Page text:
At least five universities have been lobbying government for funds for rural based medical school.  In general these would involve expansion of excellent existing rural clinical schools into rural medical schools. I have been heavily involved in developing an evidence-based initiative proposed by a Charles Sturt/ Latrobe partnership for the Murray Darling basin. As had been true for other universities both the Gillard and Abbott governments have said they were attracted to the models but there was no money available. In the background many existing medical schools, concerned that such developments might require them to reduce the number of students they admit, have argued against the establishment of rural schools. Now to have the Abbott government, without consultation with key players, announce a Perth based medical school is nothing short of disgraceful; a “keep WA happy” imperative trumps any need to improve the health of rural Australians.

What are the key recommendations that we must continue to pursue despite the damaging political intransigence so far on display? Space will only permit a summary.

Create opportunities for whole of medical education requirements to be fulfilled in the country, too many medical graduates dependent on city placements for vocational training will not return to a rural community. For this reason rural medical schools should be based on undergraduate programs. Admission to a rural based medical school will involve “affirmative action” philosophies to provide for example, the flexibility to overcome rural high school educational disadvantage and an interview to assess genuine “rurality”. Students will enjoy a rural specific curriculum with an emphasis on early development of procedural skills and a focus on indigenous health issues. The medical course will have strong inter-professional learning modules that will involve shared learning with other health related students. Team learning to prepare for team medicine is an imperative for the best use of a scare workforce in the country. Graduates will be guaranteed an internship in a rural based hospital. It is worth debating the merits of redistribution of existing medical school placements rather than increasing further the number of enrolled students.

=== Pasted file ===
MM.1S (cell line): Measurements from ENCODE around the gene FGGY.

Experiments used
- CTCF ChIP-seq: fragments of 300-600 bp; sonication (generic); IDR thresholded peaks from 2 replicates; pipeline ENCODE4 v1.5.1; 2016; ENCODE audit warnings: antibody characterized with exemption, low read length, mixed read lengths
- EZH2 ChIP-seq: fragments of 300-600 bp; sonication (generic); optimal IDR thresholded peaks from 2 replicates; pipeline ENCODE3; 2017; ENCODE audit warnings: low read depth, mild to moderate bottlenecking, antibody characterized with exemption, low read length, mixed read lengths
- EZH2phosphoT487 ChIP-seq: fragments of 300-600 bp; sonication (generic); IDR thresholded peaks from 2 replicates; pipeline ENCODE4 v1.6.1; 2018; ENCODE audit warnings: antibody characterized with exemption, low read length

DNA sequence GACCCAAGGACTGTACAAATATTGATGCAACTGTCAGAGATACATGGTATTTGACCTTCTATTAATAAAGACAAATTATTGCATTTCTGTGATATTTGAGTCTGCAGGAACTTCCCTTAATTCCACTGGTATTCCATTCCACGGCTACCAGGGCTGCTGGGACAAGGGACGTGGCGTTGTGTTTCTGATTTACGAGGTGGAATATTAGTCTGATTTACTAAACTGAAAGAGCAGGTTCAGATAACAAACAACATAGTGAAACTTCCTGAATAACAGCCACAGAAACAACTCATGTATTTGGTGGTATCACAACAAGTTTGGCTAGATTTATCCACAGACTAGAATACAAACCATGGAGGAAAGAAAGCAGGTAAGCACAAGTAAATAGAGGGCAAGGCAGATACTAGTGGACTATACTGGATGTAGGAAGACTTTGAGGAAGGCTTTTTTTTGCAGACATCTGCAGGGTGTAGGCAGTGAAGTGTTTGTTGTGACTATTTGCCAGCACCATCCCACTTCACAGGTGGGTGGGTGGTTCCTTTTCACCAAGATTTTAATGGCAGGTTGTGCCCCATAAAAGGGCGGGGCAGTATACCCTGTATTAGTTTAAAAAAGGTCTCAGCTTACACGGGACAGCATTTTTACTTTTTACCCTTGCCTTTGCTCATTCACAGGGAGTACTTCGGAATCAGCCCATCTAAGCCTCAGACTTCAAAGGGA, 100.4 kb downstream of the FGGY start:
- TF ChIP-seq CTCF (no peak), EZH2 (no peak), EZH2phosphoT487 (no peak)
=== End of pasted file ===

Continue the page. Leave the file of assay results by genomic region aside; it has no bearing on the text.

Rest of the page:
A lot of work by dedicated knowledgeable professionals from a number of universities, rural community advocates, the now defunct Health Workforce Australia and numerous rural health organisations has generated the above suggestions and all would have expected that a rural based medical school with the above features would be the “next cab of the rank”.  ‘How naïve’ says Mr. Abbott.

John Dwyer is Emeritus Professor of Medicine at UNSW. 

print

This entry was posted in Current affairs, Education, Health, Politics and tagged , , . Bookmark the permalink.

One Response to John Dwyer. Politics trumps health policy yet again.

  1. I go much further than my friend and colleague, John Dwyer. I have long pointed out that no sizeable country has solved their ‘rural doctor’ problem. Why should Australia be any different? I see two quite distinct problems: